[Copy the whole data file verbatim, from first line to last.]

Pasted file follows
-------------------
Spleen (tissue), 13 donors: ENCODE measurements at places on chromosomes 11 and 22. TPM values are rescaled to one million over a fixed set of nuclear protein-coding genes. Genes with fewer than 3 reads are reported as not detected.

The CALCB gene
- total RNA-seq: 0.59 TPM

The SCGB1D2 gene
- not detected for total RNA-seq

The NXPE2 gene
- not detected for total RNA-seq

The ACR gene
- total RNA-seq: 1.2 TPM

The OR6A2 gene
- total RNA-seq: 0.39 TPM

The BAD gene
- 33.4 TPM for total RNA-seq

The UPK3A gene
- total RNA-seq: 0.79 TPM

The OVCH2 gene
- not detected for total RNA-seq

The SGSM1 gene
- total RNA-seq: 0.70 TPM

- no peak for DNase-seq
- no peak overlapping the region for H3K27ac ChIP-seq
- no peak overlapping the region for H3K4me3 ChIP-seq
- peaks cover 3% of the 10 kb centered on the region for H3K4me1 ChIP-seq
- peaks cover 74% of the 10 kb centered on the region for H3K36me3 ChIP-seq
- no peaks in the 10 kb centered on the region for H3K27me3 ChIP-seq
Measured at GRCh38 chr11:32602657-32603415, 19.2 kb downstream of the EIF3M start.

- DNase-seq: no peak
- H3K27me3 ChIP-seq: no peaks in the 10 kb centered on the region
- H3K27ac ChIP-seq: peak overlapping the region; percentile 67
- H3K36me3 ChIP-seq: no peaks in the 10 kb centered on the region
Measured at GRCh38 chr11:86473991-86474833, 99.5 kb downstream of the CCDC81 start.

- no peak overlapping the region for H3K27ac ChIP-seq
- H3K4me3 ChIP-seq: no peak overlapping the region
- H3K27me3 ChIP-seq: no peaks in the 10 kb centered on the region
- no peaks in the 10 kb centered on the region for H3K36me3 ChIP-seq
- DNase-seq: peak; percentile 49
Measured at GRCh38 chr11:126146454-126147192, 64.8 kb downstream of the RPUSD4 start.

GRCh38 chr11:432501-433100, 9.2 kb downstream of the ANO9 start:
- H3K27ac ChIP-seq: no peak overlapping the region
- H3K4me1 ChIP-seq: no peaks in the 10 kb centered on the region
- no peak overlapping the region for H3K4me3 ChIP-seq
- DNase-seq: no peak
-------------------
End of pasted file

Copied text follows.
Spleen (tissue), 13 donors: ENCODE measurements at places on chromosomes 11 and 22. TPM values are rescaled to one million over a fixed set of nuclear protein-coding genes. Genes with fewer than 3 reads are reported as not detected.

The CALCB gene
- total RNA-seq: 0.59 TPM

The SCGB1D2 gene
- not detected for total RNA-seq

The NXPE2 gene
- not detected for total RNA-seq

The ACR gene
- total RNA-seq: 1.2 TPM

The OR6A2 gene
- total RNA-seq: 0.39 TPM

The BAD gene
- 33.4 TPM for total RNA-seq

The UPK3A gene
- total RNA-seq: 0.79 TPM

The OVCH2 gene
- not detected for total RNA-seq

The SGSM1 gene
- total RNA-seq: 0.70 TPM

- no peak for DNase-seq
- no peak overlapping the region for H3K27ac ChIP-seq
- no peak overlapping the region for H3K4me3 ChIP-seq
- peaks cover 3% of the 10 kb centered on the region for H3K4me1 ChIP-seq
- peaks cover 74% of the 10 kb centered on the region for H3K36me3 ChIP-seq
- no peaks in the 10 kb centered on the region for H3K27me3 ChIP-seq
Measured at GRCh38 chr11:32602657-32603415, 19.2 kb downstream of the EIF3M start.

- DNase-seq: no peak
- H3K27me3 ChIP-seq: no peaks in the 10 kb centered on the region
- H3K27ac ChIP-seq: peak overlapping the region; percentile 67
- H3K36me3 ChIP-seq: no peaks in the 10 kb centered on the region
Measured at GRCh38 chr11:86473991-86474833, 99.5 kb downstream of the CCDC81 start.

- no peak overlapping the region for H3K27ac ChIP-seq
- H3K4me3 ChIP-seq: no peak overlapping the region
- H3K27me3 ChIP-seq: no peaks in the 10 kb centered on the region
- no peaks in the 10 kb centered on the region for H3K36me3 ChIP-seq
- DNase-seq: peak; percentile 49
Measured at GRCh38 chr11:126146454-126147192, 64.8 kb downstream of the RPUSD4 start.

GRCh38 chr11:432501-433100, 9.2 kb downstream of the ANO9 start:
- H3K27ac ChIP-seq: no peak overlapping the region
- H3K4me1 ChIP-seq: no peaks in the 10 kb centered on the region
- no peak overlapping the region for H3K4me3 ChIP-seq
- DNase-seq: no peak